3. Bring Me a Victory
It was only a matter of moments before the messenger saw two horsemen riding towards him at a gallop; the answering color of their banner confirmed him as welcome, and acknowledged him as one of their own. He spurred his horse forward and rode down to meet them.
"You bear news from the southern borders?" asked the lead rider, after they had exchanged greetings.
"Yes; I have been sent with a message for the Sardar."
"Come with us; he awaits in his tent, and is eager to hear your news."
The settlement was large, and housed more than one hundred horsemen and their women and children; it was truly a small city, though the houses were tents and the streets were packed dirt lined with painted stones. The tent of the Sardar was larger and more richly decorated than the other tents, for he was the chieftain of this tribe. His device was a falcon with talons extended and his name matched his device: Shahbaaz, the Falcon, hawk of kings. He was not a king, but he ruled as one, and claimed lordship over this land between the rivers.
The Falcon waited patiently as the messenger entered and bowed before him reverently.
"You are welcome, faithful one. Speak now, and hold nothing back. What is your news?"
"I am come from the Third Outpost, my lord," replied the messenger with a final bow. "This message has been relayed from the First Outpost at Darya-e-Harnen. Our watchers there send word that a large force from Harad has crossed the River, heading north along the Harad Road."
Shahbaaz cursed loudly and at length.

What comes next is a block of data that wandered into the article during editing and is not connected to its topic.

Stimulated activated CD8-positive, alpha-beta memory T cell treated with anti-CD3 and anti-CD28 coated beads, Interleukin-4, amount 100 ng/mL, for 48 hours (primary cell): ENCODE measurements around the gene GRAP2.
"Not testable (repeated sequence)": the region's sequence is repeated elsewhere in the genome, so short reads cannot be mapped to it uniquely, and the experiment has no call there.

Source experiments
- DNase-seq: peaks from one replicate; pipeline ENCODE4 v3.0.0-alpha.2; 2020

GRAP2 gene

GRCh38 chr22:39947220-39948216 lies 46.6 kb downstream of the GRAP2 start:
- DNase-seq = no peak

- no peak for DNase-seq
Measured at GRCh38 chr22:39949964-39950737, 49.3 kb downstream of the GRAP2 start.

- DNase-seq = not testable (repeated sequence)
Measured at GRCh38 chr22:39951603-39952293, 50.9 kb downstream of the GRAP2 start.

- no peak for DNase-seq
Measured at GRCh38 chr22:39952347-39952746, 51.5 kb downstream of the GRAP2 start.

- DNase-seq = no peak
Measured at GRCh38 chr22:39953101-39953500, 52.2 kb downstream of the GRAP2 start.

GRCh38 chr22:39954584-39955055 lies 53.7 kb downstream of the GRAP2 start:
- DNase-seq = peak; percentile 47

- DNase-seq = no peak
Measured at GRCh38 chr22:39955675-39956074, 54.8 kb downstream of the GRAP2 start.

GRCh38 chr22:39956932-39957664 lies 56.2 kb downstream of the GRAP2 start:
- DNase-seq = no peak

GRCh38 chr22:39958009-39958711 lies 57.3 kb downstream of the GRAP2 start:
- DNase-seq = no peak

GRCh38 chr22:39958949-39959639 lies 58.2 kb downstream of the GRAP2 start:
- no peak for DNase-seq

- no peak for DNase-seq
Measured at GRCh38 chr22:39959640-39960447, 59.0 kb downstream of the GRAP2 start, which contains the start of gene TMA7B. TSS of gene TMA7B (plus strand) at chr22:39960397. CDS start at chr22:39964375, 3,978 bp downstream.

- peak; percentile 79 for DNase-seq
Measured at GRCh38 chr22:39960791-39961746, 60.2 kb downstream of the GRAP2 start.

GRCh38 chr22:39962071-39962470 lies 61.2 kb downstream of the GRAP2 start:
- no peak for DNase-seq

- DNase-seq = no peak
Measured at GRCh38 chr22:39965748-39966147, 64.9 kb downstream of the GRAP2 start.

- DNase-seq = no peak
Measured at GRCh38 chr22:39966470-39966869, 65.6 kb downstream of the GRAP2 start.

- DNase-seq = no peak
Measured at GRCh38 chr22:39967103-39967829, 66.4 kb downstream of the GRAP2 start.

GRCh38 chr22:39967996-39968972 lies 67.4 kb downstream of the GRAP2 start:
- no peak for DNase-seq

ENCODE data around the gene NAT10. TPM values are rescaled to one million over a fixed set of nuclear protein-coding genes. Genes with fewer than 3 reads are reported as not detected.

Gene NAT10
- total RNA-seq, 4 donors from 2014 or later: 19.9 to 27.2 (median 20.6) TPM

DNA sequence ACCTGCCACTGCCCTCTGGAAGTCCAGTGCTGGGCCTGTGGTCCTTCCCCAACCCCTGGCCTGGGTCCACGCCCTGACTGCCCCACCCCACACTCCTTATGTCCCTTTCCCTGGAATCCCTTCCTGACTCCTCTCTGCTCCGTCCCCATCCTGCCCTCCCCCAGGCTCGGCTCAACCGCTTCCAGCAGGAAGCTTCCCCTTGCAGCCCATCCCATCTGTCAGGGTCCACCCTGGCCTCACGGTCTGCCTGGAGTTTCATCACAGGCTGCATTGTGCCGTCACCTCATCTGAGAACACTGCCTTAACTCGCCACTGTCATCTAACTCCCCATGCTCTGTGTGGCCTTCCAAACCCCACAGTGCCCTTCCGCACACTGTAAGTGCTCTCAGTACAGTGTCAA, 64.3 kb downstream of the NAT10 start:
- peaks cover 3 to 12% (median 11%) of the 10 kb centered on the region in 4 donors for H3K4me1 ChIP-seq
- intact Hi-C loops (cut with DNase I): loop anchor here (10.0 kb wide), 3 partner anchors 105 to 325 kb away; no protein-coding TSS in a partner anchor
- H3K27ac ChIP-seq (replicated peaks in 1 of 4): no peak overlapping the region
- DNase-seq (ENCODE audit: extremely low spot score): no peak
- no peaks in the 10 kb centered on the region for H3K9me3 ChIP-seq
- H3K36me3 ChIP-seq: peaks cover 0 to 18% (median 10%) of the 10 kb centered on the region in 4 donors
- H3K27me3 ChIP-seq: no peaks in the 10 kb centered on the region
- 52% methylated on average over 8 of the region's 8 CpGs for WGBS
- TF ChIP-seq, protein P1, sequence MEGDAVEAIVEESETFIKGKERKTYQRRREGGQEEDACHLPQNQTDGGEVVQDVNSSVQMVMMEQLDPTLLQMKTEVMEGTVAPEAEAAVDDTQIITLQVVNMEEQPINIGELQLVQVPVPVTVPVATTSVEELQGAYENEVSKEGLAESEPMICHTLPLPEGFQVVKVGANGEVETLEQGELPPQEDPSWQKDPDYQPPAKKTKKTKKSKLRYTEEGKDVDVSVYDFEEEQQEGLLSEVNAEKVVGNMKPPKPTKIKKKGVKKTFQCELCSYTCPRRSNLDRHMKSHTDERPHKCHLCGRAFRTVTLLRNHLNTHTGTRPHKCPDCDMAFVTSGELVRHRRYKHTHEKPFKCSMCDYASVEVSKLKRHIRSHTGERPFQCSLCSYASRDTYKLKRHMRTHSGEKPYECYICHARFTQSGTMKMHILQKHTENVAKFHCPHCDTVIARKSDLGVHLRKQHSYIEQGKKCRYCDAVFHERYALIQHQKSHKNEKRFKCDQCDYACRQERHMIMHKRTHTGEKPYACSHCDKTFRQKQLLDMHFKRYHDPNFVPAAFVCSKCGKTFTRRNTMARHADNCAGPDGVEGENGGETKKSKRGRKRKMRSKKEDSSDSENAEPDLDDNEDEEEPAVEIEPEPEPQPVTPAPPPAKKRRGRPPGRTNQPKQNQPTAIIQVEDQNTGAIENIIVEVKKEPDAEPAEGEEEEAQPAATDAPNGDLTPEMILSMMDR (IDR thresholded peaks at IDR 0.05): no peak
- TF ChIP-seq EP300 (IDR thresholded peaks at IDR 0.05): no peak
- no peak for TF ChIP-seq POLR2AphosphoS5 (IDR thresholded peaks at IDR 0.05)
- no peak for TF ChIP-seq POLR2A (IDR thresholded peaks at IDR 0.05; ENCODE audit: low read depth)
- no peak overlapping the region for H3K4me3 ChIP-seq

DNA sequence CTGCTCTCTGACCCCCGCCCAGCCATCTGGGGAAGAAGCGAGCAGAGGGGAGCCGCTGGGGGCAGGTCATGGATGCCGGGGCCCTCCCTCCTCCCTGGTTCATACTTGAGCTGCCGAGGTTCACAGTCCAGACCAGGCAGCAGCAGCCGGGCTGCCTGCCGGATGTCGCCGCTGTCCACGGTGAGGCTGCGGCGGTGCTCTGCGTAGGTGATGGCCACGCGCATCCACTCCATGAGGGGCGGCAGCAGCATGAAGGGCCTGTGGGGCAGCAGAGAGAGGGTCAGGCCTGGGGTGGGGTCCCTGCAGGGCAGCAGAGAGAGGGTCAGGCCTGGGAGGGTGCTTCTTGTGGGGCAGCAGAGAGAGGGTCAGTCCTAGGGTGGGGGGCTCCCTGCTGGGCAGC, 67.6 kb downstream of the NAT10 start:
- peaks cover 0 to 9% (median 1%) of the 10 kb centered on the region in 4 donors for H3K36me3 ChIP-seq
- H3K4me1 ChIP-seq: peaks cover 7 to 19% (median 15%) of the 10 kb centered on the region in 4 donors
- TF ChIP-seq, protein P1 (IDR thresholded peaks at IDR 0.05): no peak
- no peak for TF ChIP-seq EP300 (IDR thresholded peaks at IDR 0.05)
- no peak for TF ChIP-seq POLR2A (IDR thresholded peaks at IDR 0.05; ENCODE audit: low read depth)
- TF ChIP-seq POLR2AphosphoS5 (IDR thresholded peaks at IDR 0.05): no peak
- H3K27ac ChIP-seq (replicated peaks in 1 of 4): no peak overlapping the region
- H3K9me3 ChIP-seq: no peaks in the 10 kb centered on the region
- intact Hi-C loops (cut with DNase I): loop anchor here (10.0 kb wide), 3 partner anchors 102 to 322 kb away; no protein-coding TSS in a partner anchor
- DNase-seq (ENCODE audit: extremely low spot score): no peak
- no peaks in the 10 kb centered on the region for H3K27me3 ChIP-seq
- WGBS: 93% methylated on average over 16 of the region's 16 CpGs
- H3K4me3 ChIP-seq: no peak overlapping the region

"So soon? The alliance is still young! Surely the Dark One is not yet amassing his armies for the conquest of the northern lands! I would have received word of such a thing, surely!"
He frowned fiercely. "I wonder... A large force, you say. How large?"
"A thousand men on foot, my lord; perhaps a few hundreds more or less. A mûmak is with them, but only one."
"A thousand... and only one mûmak? Who leads them? Do you know this?"
"Yes, my lord. The messenger from the First Outpost knew the man who leads them, for he has often passed through our land. It is Akhbaas, leader of the tribes that dwell near the Darya-e-Harnen."
"Ahhhh!" sighed the Sardar. "Akhbaas the Wicked, my old friend!"
He grinned suddenly, and there was a glint in his eye that made the messenger step back a pace.
"Yes, this one is known to me... well known to me! We have had dealings together from time to time."
Rising to his feet, Shahbaaz paced back and forth across the bright carpet that covered the dirt floor of the tent, muttering under his breath as he paced.
"A thousand men on foot and a single mûmak... the Dark One would have need of many more than this, when the call comes for his allies to gather. I think this must be a march for some other purpose."
He whirled around suddenly and pointed a long finger at the messenger.
"Tell me! Do these men march in orderly fashion?"
"They march in several ordered companies, my lord, and the mûmak is attached to one of those companies. The others with them march in no order, with no captain at their head. It has the look of a private war, my lord."
"Yes..." said Shahbaaz, drawing out the word slowly. "So! My old friend sees his chance, does he? He feels strong now, with strong new friends, and wishes to take advantage of the weakness of the pale men of Gondor. He will strike unlooked for where their defense is weak, and deal them a blow they will be hard put to counter. His new Master will be impressed with him, and perhaps reward him handsomely!"
He stroked his beard thoughtfully.
"Rash, very rash, my friend!" he murmured, with a shake of his head. "Always it has been so with you... yet it is also often true that to the bold go the spoils! I wonder if there may be a part for me in this, that could work to my advantage...?"
Shahbaaz looked up abruptly and spoke to the messenger.
"Rest here this night; visit your wife, greet your children. On the morrow you will be sent with messages to the other camps in the surrounding area, with word for the other riders to gather here. Then you shall return to your post. How many days before our friend Akhbaas passes into the territory overseen by your watchtower?"